Date of Award
Doctor of Philosophy (PhD)
Photoactivatable oligonucleotides are DNA or RNA molecules whose function is temporarily blocked or "caged" by a chemical moiety that can be activated by light. By using light to turn on activity, high spatial and temporal control of oligonucleotide function can be attained. We have developed novel techniques to cage oligonucleotides using light-activatable groups that introduce a strand break upon photolysis. One method of inhibiting gene expression involves the use of catalytic DNA strands known as DNAzymes, specifically ones with the ability to cleave RNA. We have demonstrated efficient photomodulation of a biotinylated split DNAzyme by employing streptavidin to disrupt the active conformation. Light-controlled split DNAzymes could potentially be a tool for studying gene expression in vitro. Additionally, a novel photochemical approach for isolating mRNA from single neurons was developed by creating hairpin-bandage hybrids. This design utilizes a photoactivatable oligonucleotide hairpin that targets the poly(A)+ tails of mRNA. The antisense strand of the hairpin is linked via a photocleavable spacer to the blocking strand, which is divided into two parts by a second photocleavable spacer. Experiments in single neurons have confirmed the utility of hairpin-bandage hybrids for fluorescently monitoring oligonucleotide dissociation in vivo and for isolating of mRNA from single cells.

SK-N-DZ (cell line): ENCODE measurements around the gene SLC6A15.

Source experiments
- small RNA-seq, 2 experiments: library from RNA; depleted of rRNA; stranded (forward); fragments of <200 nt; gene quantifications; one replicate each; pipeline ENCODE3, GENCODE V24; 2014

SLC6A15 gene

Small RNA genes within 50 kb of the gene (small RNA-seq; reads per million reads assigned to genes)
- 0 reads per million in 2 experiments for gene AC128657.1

Ruble, Brittani K., "Design and Application of Photoactivatable Oligonucleotides" (2012). Publicly Accessible Penn Dissertations. 572.